Aerial view of the Dowagiac campus

SMC, IUSB tackle invasive species together

11/01/2018 - 10am
MSU's Stacey Rocklin

Southwestern Michigan College and Indiana University South Bend honors students re-teamed Oct. 26 to catalog and contain invasive species in the pollinator field at the southeast corner of the Dowagiac campus.

For Earth Day in April 2018, SMC traveled to South Bend to help IUSB clean up St. Joseph River banks. Alternating fall/spring collaborations will continue.

“It’s a way to bring the classroom to real life,” said Gary Franchy, SMC Honors Program co-founder with fellow mathematics instructor Mark Pelfrey.

A panel discussion in the Student Activity Center theatre preceded work outdoors and involved Vic Bogosian, Pokagon Band of Potawatomi natural resources manager for the federally-recognized tribe’s 6,500 acres across Michigan and Indiana; Krista Bailey, IUSB Center for a Sustainable Future director; invasive species specialist Eleanor Serocki; and SMC science instructors Deirdre Kurtis and Donna Courtney.

Joint service day participants split into three groups — counters, determining the number of species within a two-foot-square grid, moving around the habitat; pullers, removing the purplish invasive species spotted knapweed; and hackers armed with loppers and saws, cutting invasive woody species crowding out prairie species and increasing tick habitat.

Horticulturist Stacey Rocklin, Michigan State University Institute of Agricultural Technology coordinator at SMC, said, “We want to do a prescribed burn in the spring. That’s a management tool that allows native species to get a better foothold while keeping non-native species in check. I hope this sparks somebody’s interest to a career in plant sciences. I was an English major who wanted to be a writer when I started at MSU, but quickly realized it involved a lot of sitting, and I couldn’t do that.”

After trying an art history class that wasn’t a good fit, Rocklin took an introduction to greenhouse growing which did grab her interest. “Before that I had no idea I liked plants,” she said. “Working in my mom’s garden growing up, on my great-grandfather’s farm and with our many neighbors who had ranches when my family lived in Wyoming in the 1980s actually proved useful to my career.”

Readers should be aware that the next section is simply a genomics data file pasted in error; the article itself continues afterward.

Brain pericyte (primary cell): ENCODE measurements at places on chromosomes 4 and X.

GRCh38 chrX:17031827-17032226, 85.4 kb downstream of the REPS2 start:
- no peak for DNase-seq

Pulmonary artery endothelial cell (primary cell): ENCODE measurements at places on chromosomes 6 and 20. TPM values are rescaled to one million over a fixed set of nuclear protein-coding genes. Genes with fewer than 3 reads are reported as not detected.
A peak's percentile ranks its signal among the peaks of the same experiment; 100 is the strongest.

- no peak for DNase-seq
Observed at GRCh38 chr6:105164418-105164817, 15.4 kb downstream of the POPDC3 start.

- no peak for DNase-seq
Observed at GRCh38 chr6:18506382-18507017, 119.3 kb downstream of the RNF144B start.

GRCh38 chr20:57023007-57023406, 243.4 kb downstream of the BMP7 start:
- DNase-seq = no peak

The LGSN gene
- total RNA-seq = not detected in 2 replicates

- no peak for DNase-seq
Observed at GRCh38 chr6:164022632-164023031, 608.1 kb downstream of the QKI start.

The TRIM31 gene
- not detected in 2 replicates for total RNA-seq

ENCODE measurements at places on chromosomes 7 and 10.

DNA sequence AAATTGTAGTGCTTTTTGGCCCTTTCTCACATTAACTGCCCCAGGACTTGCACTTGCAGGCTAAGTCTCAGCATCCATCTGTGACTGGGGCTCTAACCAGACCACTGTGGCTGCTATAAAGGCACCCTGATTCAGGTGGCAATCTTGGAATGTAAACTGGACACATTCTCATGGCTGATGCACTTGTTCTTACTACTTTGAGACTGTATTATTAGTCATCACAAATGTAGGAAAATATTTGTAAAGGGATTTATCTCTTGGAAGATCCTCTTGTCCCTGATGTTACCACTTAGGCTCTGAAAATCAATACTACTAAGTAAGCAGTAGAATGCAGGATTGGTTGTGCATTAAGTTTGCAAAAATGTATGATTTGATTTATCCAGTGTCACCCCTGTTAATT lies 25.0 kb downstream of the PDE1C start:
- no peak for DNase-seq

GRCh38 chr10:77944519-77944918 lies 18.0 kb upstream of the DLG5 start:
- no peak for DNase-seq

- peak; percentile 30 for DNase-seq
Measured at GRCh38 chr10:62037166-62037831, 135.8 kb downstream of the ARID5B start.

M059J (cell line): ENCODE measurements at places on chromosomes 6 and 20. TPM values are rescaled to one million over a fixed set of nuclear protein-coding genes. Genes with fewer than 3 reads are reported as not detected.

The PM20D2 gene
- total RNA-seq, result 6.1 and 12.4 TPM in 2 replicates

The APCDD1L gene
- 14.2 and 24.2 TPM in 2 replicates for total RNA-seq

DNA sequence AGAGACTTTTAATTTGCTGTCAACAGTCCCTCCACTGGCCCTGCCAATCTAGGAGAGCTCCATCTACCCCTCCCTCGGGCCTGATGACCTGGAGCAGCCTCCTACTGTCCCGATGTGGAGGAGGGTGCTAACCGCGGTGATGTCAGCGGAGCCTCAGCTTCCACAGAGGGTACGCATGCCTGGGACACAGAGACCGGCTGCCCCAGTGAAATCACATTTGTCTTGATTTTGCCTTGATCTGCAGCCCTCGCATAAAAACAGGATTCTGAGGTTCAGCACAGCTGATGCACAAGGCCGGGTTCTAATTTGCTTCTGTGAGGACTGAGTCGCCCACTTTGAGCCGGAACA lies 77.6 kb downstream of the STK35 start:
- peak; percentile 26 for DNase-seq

Rocklin’s lack of math confidence informs current work with students. “Careers in ag rely heavily on math. Lots of us come out of high school thinking we cannot (do math). I try to help students understand this should not hold them back as the math we use in ag is very practical. With a bit of extra work they can be successful in a math class, too. It helps that the staff at SMC is great and gives students help they need to be successful in both future courses and their careers.”

Serocki, CISMA (Cooperative Invasive Species Management Areas) coordinator for Cass, Berrien and Van Buren counties through Van Buren Conservation District, said non-native species “produce a lot of pollen, but it’s short-lived so there’s not much biodiversity. Someone like me covers every county in the state. We’re one of the first states with full coverage.”

Serocki earned a Michigan Technological University degree in applied ecology, initially working for her alma mater researching a species detrimental to wetlands and bird habitat that lowers property values.

“Knapweed is a pest that has been here a long time,” Serocki said. “It crowds out native species in open areas which don’t have the best soil quality, like old farm fields. It lowers food and habitat for other animals. It pushes out milkweed, which butterflies need. It also is an allelopathic species, putting out poison through its roots so other plants can’t grow.”

The pollinator field originated with Pheasants Forever, which supports an SMC scholarship. SMC students helped the conservation group write a seed grant, then the Pokagon Band of Potawatomi planted the patch.

“We use this as a learning lab for quite a few MSU classes,” from pruning trees to insect collection, Rocklin said. “We have grapes getting started by the greenhouse” and bee hives measured by BroodMinder, a wireless monitor which logs and stores data downloadable by cell phone. “We want to put in apples and some other fruit trees for an orchard,” Rocklin said.

Andrea Lee, of Hudson, president of Collegiate Farm Bureau, SMC’s agricultural club, found the collaboration “awesome. All of the students here are actively participating.”

Students discovered a huge Osage Orange shrub near Mathews Street. Fallen bumpy fruit known as “hedge apples” looked like a carpet of yellow tennis balls and can be used to repel spiders.

Collaborative efforts between SMC and IUSB extend beyond the honors programs. At the same time these students and faculty worked together on invasive species, administrators and staff from both institutions were collaborating in South Bend on transfer partnerships between SMC associate programs in health and IUSB bachelor programs.

The SMC-IUSB partnership also extends into business with the addition of advertising, marketing, health services management, accounting, finance, human resource management and general business pathways for students interested in continuing to a four-year degree while staying in Michiana.

Visit swmich.edu/honors for more on SMC’s Honors Program